The Parsippany-Troy Hills Township Council discussed the establishment of a legal department within the municipal administration at its Tuesday night agenda meeting at Town Hall.
Councilman Jonathan Nelson proposed the idea after researching how having an in-house attorney is handled in two municipalities similar in size and scope to Parsippany, Wayne and Howell townships.
"It really isn't anything different from how we're set up now," Nelson said, noting that his plan would only set a cap on how much the municipal attorney would make, and makes the attorney a town employee. He said the lawyer, who would have backup from go-to law firms, potentially could save the township hundreds of thousands of dollars over the long term and help the administration, clerk and department heads.
Nelson was quick to assert that his suggestion was not a criticism of current Township Attorney John Inglesino or the quality of his work.
"I wasn't even thinking about him when I thought this up," the councilman said.
And Nelson asked the council not to take any action, but merely to think about the idea.
"Parsippany is by far the largest township in Morris County, one of the largest in the state," he said. "I'm hoping that my fellow council members, in coming months, discuss this. I respectfully ask that we create a small committee to look into this and see if it's worthwhile."
Councilman Michael dePierro was skeptical.
"I'm all for saving money, but I don't want the town to be penny wise and pound foolish," he said. "We get a lot out of having a law firm that interfaces with other municipalities."
He said the contacts and knowledge of major, well-know law firms that represent the town give Parsippany the power it needs to get things done.
DePierro offered an example of a recent legal case wherein the town was being fined for $300,000 by the state Department of Environmental Protection over alleged violations of the town's sanitation and incinerator departments.
"We fought this in the courts for many years," the venerable councilman recalled. "We had a set of our municipal attorneys get involved in that. They had numerous contacts at the DEP and as a result it saved the town $300,000.
"No local lawyer is going to have the municipal knowledge or the clout or the contacts to represent us properly," dePierro said. "Sometimes have three, four issues going on at one time, too much for one person to handle. What do we do when it's too much for one lawyer, outsource? In a town our size, I don't think you're going to save money. You're going to be less efficient."
"If I felt the town would be hamstrung in any way, I wouldn't propose this," Nelson said. What I'm suggesting is that it be a part-time position in name only. I believe the big firms in the state would be more than happy to work for a flat fee on a yearly basis, and we're not taking away their ability to [run their private] practice . The idea is not to pull from recent law school grads with little experience."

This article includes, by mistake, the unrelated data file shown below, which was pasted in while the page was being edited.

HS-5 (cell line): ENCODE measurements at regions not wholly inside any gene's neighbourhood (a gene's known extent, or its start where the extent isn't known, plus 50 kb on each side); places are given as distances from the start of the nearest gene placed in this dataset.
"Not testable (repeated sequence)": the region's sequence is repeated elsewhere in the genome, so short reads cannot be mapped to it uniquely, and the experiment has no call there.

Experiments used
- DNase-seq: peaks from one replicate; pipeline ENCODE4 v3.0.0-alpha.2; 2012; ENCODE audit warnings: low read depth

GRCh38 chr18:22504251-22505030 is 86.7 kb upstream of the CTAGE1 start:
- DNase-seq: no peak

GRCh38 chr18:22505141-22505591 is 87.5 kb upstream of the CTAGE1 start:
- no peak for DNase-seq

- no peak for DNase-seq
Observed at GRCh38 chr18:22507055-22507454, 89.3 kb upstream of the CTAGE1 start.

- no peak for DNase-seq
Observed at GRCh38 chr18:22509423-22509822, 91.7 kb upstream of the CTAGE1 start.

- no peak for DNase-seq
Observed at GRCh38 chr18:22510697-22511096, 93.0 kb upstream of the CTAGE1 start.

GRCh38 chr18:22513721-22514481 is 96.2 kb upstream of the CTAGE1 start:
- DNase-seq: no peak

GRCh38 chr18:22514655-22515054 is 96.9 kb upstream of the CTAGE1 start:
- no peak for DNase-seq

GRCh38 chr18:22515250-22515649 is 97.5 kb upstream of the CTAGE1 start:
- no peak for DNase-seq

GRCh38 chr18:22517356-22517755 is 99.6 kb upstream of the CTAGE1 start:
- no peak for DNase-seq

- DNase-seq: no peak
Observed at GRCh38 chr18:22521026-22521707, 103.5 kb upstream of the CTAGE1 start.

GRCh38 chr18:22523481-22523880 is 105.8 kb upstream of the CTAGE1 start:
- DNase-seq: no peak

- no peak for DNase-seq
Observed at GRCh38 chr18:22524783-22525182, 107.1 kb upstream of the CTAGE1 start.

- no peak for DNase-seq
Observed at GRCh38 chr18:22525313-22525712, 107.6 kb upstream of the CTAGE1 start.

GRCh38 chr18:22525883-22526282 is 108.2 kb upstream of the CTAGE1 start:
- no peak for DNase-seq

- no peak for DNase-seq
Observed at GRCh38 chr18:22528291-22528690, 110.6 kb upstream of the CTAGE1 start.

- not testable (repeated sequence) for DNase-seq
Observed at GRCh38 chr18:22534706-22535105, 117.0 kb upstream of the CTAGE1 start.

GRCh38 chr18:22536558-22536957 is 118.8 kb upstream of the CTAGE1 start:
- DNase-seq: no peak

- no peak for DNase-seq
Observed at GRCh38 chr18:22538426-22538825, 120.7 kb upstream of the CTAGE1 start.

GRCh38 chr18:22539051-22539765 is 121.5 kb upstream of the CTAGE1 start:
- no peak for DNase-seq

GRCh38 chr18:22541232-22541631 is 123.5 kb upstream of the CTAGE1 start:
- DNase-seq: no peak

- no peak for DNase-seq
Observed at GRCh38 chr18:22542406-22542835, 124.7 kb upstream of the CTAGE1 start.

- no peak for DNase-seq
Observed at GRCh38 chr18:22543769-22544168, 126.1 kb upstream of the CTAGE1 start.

Council President Brian Stanton wondered if the town would be paying more for hour than the $150-$220 per hour now given to Inglesino and his law firm. The statement launched a discussion over how much the town attorney, reputed by some to be making millions off of Parsippany, actually makes.
"I guarantee it is not millions of dollars," said a smiling Inglesino. "We were paid a little under $370,000 last year."
"There goes your savings," said dePierro. "Where's the savings?"
Mayor James Barberio stated his displeasure that Nelson's idea was known by the public.
"Before any of these proposals becomes public, I wish councilmen would meet with the administration to discuss it," he said, indicating his nonsupport for the plan. "We have an outstanding attorney who, with his partners, provides excellent representation. He gets no pension, no health benefits and commands a fraction of his commercial rate."
The mayor noted that over the past three years, the town attorney has billed Parsippany $200,000 less than the previous attorney did over a similar period of time.
"My administration has cut legal costs by $200,000," he reiterated.
Then he peppered Nelson with questions regarding costs he said would be incurred with an in-house lawyer, pointing to space ("Where are we going to put him?"), staffing (he'd need secretaries, paralegals with benefits and pensions) and equipment ("We'd have to provide computers, supplies").
"If our outside lawyer messes something up, our lawyer has malpractice insurance," Barberio said, adding that the town's legal needs are far greater than one attorney can handle.
He said municipalities overwhelmingly choose the outside attorney model because it makes better financial sense.
"I get to see the everyday operations, who's suing, and suing frivolously," said the mayor. "If you don't have professionals that handle municipal law, you can get in a lot of trouble. In my opinion, we can't afford to go to an in-house style of attorney."
"Mayor, you bring up some valid points," Nelson said. "I am not suggesting we prevent the town from hiring any attorney, not suggesting putting him in Town Hall, just one paralegal/clerk. Mr. Inglesino's bills are reasonable compared to previous administrations. The numbers I ran for the last two years is about $500,000-$600,000."
Inglesino noted that his firm has billed the town on the average nearer to $500,000 over the past three years.
"I my heart I think this is the right thing to do," said Nelson. "If i think that it would prevent us from hiring quality firms like Mr. Inglesino's I wouldn't suggest this discussion. It would help the town get a grip on budgeting and for the administration and department heads not to worry in the back of their heads about justifying each e-mail or phone call and how much they will get billed.
"I'm just asking a committee to look at it. In the end if it works, great, and if it doesn't, Mr. Inglesino is still our township attorney."